eli5 volts, amps, ohm’s law and how it applies to ebikes

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Actually eli6 because its not like I know nothing about electricity at all: I understand that 1 amp = 6.24\*10\^18 electrons per second and voltage is the pressure behind it. I understand that P=IV and that volts = energy per coulomb.

What I don’t understand is: (A) why power is the current multiplied by voltage and not current alone. In terms of the water analogy, the current is how much water is flowing through a pipe per second. If I’m filling a bucket with water then regardless of how much pressure and resistance there is, the only thing that matters for the bucket is how much water flows through per second, aka power which would be watts. But based on P=IV not being P=I, I know I’m wrong but I don’t know why. Why does current have to be multiplied by voltage to get the power? Is the water analogy just flawed here?

(B) How an ebike battery and system works. My ebike has 30-42v depending on SOC, but what does that mean? Does it mean that there will always be 30-42v in the motor and the wires and everything else, with the only changing thing being amps? What about amps, do they change based on voltage or in a different way? What happens to both voltage and amps when using different power settings in the display?

(C) Does ohm’s law apply to heat loss in ebikes? If yes, my current understanding is the following:

Power(heat loss) = VI = (IR)I = I²R

Power(useful kinetic energy) = VI

Wait, that would mean since both are VI, that would mean there will always be 50% useful energy and the other 50% is loss. I know this is wrong but I don’t know why. Where am I mistaken?

(D) in conclusion, is it true that an electric motor running at 2x power will have 4x the heat loss over the same duration of time? If so, what are the formulas behind it?

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In: Physics

5 Answers

Anonymous 0 Comments

(Re: A only)

If you’re filling a bucket, then the accumulated result is some litres/gallons of water. The analogous quantity in electricity is some coulombs of charge. And it’s important to understand that the amount of water/amount of charge, is not the same as measuring an amount of work done.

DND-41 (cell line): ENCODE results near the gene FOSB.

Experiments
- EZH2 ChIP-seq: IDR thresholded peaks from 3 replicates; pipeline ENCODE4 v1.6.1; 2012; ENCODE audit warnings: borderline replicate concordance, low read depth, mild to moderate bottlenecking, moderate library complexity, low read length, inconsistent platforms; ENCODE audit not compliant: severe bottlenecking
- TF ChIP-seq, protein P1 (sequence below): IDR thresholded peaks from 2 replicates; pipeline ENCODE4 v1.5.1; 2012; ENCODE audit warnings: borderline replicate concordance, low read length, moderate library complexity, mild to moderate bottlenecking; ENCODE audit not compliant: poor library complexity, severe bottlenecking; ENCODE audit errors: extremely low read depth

A barrel of water at the top of a big hill, can do a lot more work flowing down to a reservoir 3 miles below, than the same quantity can do if it’s already sitting in the lower reservoir and has nowhere lower to flow to.

(eta: the same reasoning applies to water flowing between reservoirs which are at different pressures for reasons other than gravity. Elevation just happens to provide a convenient, uniform pressure gradient in this analogy.)

And a coulomb of charge can do a lot more work flowing from a +48V source to 0V, than from +12 to 0.

Work, in kinematics, is an amount of force applied, multiplied by the distance over which the force moves. So the work that can be done by an amount of falling water is a certain number of newtons *times* a certain number of meters.

Analogously, the amount of work that a given amount of charge can do by “falling” from a high-voltage reservoir to a low-voltage one, is the amount of charge *times* the ‘distance’ it falls (measured in volts).

And, in both cases, power is work per unit time.

Anonymous 0 Comments

A: What you might be missing about the P = VI formula is that what the formula truly means is the power (P) consumed by a device is equal to the voltage drop across it (V) times the current flowing through it (I). So you have a device (like an electric motor) connected to a power supply (your battery) and no other devices connected in series. If your battery is supplying 40V, then the motor must have a 40V drop from one terminal to the other. The power consumption then does directly correlate to the current drawn by the motor, or in other words, more current = more power = more speed.

If you connect your battery to your motor, then to another device in series, and then complete the circuit, your voltage drop across the motor will no longer be 40V, so the actual power draw of the motor won’t be 40V * the current provided by the battery. There’ll be some extra math that depends on the other device as well.

If you want to use a water analogy, you can think of a water cutter is an example of high voltage but low current. It’s pushing the water extremely hard, so it has enough power to cut right through metal. A weir in a slow-flowing river can be an example of low voltage but high current. Even if the river isn’t flowing very fast, there’s still a huge amount of water pushing against the weir, which means a lot of power being dissipated.

B: A battery can discharge any amount of current up to its rated discharge capacity, which depend on the construction of the battery. For example, cold cranking amps for typical car batteries is the max current it can discharge for 30s at 32F. Temperature affects battery performance. The battery can also discharge near-0 amps, like when the car is off. Or it can discharge some current while the car is running.